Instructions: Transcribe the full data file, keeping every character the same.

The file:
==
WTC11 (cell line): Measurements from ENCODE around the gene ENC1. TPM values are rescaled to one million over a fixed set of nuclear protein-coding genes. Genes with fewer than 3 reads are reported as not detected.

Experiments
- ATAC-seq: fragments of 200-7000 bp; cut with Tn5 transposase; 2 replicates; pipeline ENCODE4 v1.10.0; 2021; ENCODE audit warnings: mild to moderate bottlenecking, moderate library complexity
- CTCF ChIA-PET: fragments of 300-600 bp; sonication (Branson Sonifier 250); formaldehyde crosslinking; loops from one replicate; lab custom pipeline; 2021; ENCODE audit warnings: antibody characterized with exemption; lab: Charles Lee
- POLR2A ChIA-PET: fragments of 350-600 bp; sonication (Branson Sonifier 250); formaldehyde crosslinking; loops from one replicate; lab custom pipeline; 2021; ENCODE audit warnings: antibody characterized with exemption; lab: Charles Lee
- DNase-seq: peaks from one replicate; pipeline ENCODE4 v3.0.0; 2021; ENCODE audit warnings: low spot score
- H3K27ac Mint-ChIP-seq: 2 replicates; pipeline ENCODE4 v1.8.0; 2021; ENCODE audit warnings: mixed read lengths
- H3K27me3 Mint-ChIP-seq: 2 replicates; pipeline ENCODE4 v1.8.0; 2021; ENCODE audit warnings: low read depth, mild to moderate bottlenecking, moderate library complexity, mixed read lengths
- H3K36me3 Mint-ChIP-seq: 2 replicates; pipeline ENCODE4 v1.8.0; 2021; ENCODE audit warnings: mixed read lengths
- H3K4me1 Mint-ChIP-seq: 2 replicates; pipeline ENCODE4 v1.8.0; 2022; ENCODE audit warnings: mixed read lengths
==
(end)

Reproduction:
WTC11 (cell line): Measurements from ENCODE around the gene ENC1. TPM values are rescaled to one million over a fixed set of nuclear protein-coding genes. Genes with fewer than 3 reads are reported as not detected.

Experiments
- ATAC-seq: fragments of 200-7000 bp; cut with Tn5 transposase; 2 replicates; pipeline ENCODE4 v1.10.0; 2021; ENCODE audit warnings: mild to moderate bottlenecking, moderate library complexity
- CTCF ChIA-PET: fragments of 300-600 bp; sonication (Branson Sonifier 250); formaldehyde crosslinking; loops from one replicate; lab custom pipeline; 2021; ENCODE audit warnings: antibody characterized with exemption; lab: Charles Lee
- POLR2A ChIA-PET: fragments of 350-600 bp; sonication (Branson Sonifier 250); formaldehyde crosslinking; loops from one replicate; lab custom pipeline; 2021; ENCODE audit warnings: antibody characterized with exemption; lab: Charles Lee
- DNase-seq: peaks from one replicate; pipeline ENCODE4 v3.0.0; 2021; ENCODE audit warnings: low spot score
- H3K27ac Mint-ChIP-seq: 2 replicates; pipeline ENCODE4 v1.8.0; 2021; ENCODE audit warnings: mixed read lengths
- H3K27me3 Mint-ChIP-seq: 2 replicates; pipeline ENCODE4 v1.8.0; 2021; ENCODE audit warnings: low read depth, mild to moderate bottlenecking, moderate library complexity, mixed read lengths
- H3K36me3 Mint-ChIP-seq: 2 replicates; pipeline ENCODE4 v1.8.0; 2021; ENCODE audit warnings: mixed read lengths
- H3K4me1 Mint-ChIP-seq: 2 replicates; pipeline ENCODE4 v1.8.0; 2022; ENCODE audit warnings: mixed read lengths